Thomas A Becket murdered
Historians are divided on the nature of Thomas à Becket , or more properly it seems Thomas Becket, the ‘à’ being a later addition to his name. The church and some others argue he was the great martyr standing up for the clergy against a king seeking to reduce its power and empty its coffers. Another viewpoint has him as making a play for personal power, a self-centred man unable to deal diplomatically with the political pressures his office inevitably encountered. There are even concerns about his handling of the riches that went through his hands as Chancellor, his ostentation while travelling on his duties reflecting huge personal wealth.
Thomas was born in 1118 to a family of merchants of French origin. Though not aristocratic he was well connected, and it is likely his father was Sheriff of London at one time. Educated first at Merton Priory, then in Paris, Bologna and Auxerre, Thomas rose inexorably, first in the household of Richer de l’Aigle, then as the employee of Theobald the Archbishop of Canterbury for whom he undertook various sensitive commissions overseas. Thomas was made Archdeacon of Canterbury and Provost of Beverley by Theobald, though he was not ordained for several more years.
When the post of Lord Chancellor became open the young Henry II appointed the capable Becket, and his choice was well rewarded as the new appointee supervised tax collection from laity and clergy with great zeal. Thomas was highly thought of by Henry, who entrusted him with the care and upbringing of the heir to the throne.
Legend has it that when Theobald died in 1161 Thomas warned Henry not to appoint him in his stead, as the church rather than crown would be his new master. Henry ignored this, and lived to regret it. Thomas was hastily ordained and then made a bishop the following morning, and archbishop later the same day. Thomas resisted the crown’s attempts in 1163 to impose greater authority on the clergy by removing the right for clerics to be tried for their crimes before a church court.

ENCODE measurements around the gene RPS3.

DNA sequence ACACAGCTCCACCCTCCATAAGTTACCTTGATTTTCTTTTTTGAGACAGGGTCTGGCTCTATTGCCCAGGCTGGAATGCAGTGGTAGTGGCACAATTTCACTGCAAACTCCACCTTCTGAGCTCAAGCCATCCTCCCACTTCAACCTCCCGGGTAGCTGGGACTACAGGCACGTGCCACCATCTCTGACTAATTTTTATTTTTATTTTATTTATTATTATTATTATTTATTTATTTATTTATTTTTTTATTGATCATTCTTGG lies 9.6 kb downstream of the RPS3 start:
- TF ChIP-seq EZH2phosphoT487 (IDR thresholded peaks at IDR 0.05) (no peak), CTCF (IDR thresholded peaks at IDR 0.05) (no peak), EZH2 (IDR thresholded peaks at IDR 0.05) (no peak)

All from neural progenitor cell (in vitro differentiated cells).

Relations between King and Archbishop deteriorated to such an extent that Thomas fled into exile in France for six years, pressuring the Pope to excommunicate Henry and even the entirety of England. Several key church supporters of the king were indeed excommunicated.
With Pope Alexander about to expel Henry from the church a compromise was supposedly reached, and Thomas in November 1170 returned to Canterbury. But Becket’s refusal to remove the taint of excommunication from the Bishops of London and Salisbury led the King to anger against him once more.
There are a myriad variations on the words said to have been uttered to his courtiers by an exasperated Henry, but the best known version is: “Who will rid me of this turbulent priest?” Whether this was a deliberate demand for action or merely a cry of frustration was debated afterwards, but four knights took it at face value and travelled from Henry’s base in France to Kent.
On the evening of 29th December 1170 the four assassins – Richard le Breton, Reginald Fitznurse, William de Tracey and Hugh de Moreville – cornered Becket in Canterbury Cathedral . There were several witnesses to the attack who related how Thomas faced his attackers with dignity, commending his soul to god. The knights hacked at the prelate until one sliced the top of his head open. They fled the bloody scene with their job done.
Henry lost prestige throughout Europe because of the attack, and faced a rebellion three years later with some of his people having lost faith in him. Thomas was made a saint in 1173, and Henry was forced by circumstances to do penance at his tomb in the summer of 1174, a tomb that became a shrine and place of pilgrimage for the English and even for those from other kingdoms.
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